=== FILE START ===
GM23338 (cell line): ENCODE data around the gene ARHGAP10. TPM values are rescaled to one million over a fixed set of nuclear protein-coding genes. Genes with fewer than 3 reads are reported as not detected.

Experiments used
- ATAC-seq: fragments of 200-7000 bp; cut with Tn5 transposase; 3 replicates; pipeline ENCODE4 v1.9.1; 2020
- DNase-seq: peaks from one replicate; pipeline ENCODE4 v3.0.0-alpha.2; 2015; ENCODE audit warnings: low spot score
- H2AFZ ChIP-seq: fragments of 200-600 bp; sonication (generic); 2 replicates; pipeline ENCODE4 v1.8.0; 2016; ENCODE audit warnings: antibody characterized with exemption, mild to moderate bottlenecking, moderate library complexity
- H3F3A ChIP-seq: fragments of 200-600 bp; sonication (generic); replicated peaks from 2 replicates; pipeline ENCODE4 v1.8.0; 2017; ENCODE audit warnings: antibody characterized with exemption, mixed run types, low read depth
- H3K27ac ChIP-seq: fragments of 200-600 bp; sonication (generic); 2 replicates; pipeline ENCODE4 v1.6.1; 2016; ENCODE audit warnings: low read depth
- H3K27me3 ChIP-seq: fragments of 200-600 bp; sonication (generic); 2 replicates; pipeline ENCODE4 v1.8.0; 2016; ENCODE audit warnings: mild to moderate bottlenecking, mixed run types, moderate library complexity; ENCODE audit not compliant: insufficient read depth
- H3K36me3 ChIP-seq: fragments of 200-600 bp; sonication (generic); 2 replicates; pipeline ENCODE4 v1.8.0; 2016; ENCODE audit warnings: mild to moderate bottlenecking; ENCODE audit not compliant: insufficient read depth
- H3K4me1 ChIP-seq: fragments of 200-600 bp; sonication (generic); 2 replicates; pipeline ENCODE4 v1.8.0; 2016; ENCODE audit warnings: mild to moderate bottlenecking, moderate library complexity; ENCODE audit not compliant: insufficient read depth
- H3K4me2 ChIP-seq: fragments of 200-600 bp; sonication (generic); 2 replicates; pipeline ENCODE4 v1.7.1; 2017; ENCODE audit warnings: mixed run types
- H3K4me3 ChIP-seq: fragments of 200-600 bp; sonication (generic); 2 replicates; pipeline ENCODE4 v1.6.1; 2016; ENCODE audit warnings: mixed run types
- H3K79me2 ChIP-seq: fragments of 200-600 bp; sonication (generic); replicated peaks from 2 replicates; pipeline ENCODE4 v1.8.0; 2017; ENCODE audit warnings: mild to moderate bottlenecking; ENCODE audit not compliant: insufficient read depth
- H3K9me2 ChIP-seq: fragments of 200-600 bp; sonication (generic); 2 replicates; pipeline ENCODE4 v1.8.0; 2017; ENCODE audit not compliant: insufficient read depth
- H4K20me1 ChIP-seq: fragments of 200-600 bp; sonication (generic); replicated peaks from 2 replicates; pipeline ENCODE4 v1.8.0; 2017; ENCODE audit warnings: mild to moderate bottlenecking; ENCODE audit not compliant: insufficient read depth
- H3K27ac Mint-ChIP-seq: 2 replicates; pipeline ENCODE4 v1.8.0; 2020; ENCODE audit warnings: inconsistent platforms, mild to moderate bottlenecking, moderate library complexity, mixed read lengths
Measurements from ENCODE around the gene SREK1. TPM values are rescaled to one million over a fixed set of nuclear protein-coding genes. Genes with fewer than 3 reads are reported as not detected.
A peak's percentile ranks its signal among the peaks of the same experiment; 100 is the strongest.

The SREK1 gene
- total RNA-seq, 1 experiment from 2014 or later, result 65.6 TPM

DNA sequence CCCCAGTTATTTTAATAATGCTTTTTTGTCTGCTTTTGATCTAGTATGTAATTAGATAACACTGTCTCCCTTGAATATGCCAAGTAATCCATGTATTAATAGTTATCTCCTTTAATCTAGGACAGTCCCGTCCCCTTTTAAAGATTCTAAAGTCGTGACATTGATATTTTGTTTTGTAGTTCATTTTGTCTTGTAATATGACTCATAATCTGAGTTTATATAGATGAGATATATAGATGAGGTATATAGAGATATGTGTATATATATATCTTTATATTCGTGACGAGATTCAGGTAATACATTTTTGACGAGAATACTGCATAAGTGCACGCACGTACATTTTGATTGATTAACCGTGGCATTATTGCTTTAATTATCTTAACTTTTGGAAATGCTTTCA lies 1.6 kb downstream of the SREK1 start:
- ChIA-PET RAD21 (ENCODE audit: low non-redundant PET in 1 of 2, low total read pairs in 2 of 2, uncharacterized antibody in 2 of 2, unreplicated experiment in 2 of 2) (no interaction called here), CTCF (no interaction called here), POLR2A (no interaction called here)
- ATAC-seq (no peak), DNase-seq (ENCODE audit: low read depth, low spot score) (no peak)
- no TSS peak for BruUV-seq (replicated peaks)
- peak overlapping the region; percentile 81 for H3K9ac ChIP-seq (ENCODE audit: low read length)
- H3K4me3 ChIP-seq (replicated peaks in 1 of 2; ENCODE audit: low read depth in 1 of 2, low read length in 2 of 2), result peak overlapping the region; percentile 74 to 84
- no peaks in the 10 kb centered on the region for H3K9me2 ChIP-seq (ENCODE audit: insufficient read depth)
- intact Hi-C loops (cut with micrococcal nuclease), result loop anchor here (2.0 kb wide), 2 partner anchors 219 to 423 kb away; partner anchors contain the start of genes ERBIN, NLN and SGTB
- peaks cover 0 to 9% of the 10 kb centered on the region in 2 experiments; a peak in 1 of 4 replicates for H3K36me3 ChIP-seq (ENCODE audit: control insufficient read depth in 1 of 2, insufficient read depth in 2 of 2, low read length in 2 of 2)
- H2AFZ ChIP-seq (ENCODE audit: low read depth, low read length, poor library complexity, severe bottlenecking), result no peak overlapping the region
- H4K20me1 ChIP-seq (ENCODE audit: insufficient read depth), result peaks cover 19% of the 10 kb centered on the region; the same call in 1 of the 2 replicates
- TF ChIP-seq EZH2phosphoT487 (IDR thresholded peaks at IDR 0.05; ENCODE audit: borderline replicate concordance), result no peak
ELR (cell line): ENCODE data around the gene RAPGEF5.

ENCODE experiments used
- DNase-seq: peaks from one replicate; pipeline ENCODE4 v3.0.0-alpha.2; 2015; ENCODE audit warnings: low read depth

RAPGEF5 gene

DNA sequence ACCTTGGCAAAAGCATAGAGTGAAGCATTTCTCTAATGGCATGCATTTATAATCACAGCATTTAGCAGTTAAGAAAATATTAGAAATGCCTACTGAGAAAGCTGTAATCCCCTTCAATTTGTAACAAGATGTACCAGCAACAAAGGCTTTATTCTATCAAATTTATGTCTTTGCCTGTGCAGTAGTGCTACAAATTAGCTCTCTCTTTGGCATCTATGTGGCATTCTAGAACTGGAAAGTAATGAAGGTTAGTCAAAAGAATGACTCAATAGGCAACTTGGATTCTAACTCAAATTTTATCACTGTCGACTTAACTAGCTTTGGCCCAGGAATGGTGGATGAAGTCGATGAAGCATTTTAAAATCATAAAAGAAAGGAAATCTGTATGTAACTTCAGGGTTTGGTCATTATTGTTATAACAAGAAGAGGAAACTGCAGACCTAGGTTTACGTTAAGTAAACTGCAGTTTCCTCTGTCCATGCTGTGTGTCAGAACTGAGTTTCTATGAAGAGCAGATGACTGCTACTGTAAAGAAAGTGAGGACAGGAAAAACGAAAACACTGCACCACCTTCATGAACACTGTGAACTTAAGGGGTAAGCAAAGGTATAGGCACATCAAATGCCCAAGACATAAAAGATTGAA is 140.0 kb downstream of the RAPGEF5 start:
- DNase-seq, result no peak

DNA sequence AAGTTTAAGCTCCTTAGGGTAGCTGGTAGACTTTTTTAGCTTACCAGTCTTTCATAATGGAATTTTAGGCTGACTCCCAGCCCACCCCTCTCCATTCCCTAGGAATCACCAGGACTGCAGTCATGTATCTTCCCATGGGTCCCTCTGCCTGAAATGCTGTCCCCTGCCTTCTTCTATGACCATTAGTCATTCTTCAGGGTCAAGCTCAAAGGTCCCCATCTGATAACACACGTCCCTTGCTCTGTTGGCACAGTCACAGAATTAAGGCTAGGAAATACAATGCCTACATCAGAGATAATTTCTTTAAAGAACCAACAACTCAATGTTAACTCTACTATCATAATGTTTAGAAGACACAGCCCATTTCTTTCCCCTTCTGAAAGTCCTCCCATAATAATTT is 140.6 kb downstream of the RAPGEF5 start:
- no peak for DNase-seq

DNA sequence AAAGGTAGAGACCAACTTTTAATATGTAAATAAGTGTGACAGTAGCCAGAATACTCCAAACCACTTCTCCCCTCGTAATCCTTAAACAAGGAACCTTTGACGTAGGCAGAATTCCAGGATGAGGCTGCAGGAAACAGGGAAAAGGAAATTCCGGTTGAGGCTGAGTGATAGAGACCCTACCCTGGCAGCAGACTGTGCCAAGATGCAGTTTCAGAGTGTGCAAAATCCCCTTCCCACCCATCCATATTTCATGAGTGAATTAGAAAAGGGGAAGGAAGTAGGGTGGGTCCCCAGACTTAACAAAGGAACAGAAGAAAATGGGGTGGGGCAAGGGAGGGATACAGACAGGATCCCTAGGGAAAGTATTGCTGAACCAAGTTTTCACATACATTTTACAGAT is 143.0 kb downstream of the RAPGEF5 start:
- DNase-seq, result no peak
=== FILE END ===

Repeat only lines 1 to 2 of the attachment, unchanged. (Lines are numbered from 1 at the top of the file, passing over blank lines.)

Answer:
GM23338 (cell line): ENCODE data around the gene ARHGAP10. TPM values are rescaled to one million over a fixed set of nuclear protein-coding genes. Genes with fewer than 3 reads are reported as not detected.

Experiments used